L. G.: Do you think that a prohibition of denial, for example denial of crimes committed in Prijedor or Srebrenica or Kazani, would have had an impact on what you have mentioned – accepting that bad things happened in their name in case of all three ethnic groups?
G. Z.: Yes, but I do not think that the point is to, for example, leave out the events in Srebrenica from education curricula, but rather that the curricula include facts about Srebrenica established by courts. What I am trying to say is that this is again subject to various interpretations. A prohibition – does that mean ‘ok, we are no longer going to talk about genocide, because we are no longer able to deny’ or does it mean that we will accept the fact that it happened? We live in a very complex state and have to ask the question at what level legal regulations are going to be adopted and what they imply. In my opinion, it makes absolutely no sense to adopt laws on the prohibition of genocide that happened in Srebrenica in the Federation of Bosnia and Herzegovina. And again, we come back to the issue that, in order for such a law to be adopted in Republika Srpska, there simply has to be a different political will than the one now. Also, there is a strong resistance of representatives of Republika Srpska against the state level, so that even if it happened, it is questionable how effective a law adopted at the state level would be in practice, but also regarding the legal system in Republika Srpska. The question here is not whether such regulations make sense, but rather at which level they should be adopted, who needs to adopt them and what are the consequences for lower government levels. If we speak about what should be subject of the prohibition to deny, minimise, trivialise or condone, these are facts established by courts – these facts should be the basis as to what truly may not be denied. And again, I am not only talking about the ICTY. For example, in case of crimes committed in Prijedor, there are a dozen of judgments of the District Court in Banja Luka. There is a series of judgments of the Court of Bosnia and Herzegovina. Nevertheless, if laws were adopted and implemented, if they had a legal effect, this would fully change the social structure, because it would enable persons to directly contribute to fighting such war narratives and therefore also denial of war crimes. It is absolutely obvious that our society does not have the capacities to independently fight these problems and understand social dynamics and links between these social processes. The results of twenty-five years of brainwashing and full domination of everything we have today are visible.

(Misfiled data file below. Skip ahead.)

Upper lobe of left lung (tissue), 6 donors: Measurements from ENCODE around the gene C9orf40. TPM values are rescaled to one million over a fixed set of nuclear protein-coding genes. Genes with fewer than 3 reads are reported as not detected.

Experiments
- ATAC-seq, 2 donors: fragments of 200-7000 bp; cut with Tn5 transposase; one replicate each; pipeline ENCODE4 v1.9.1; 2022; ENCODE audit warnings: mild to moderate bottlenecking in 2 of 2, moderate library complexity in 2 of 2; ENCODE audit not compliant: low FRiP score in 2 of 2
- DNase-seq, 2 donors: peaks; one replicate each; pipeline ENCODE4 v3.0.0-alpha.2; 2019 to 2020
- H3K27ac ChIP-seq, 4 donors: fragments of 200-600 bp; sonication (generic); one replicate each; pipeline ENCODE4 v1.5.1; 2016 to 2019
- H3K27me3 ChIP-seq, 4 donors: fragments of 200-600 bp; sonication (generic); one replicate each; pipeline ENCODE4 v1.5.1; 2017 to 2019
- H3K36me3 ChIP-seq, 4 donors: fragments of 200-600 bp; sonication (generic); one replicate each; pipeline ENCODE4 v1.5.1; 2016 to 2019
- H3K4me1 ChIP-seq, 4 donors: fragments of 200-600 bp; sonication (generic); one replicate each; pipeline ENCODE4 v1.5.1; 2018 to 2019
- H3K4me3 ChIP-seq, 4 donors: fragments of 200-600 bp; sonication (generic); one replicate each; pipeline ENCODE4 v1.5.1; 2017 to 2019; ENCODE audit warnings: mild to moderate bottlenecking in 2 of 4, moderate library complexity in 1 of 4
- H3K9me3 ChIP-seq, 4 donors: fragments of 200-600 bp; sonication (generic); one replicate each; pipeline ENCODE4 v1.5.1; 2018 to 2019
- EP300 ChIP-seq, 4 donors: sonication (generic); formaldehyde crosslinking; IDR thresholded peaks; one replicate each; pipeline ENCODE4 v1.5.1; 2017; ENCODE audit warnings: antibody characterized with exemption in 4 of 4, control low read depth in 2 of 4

L. G.: What can be done in local communities regarding facing the past?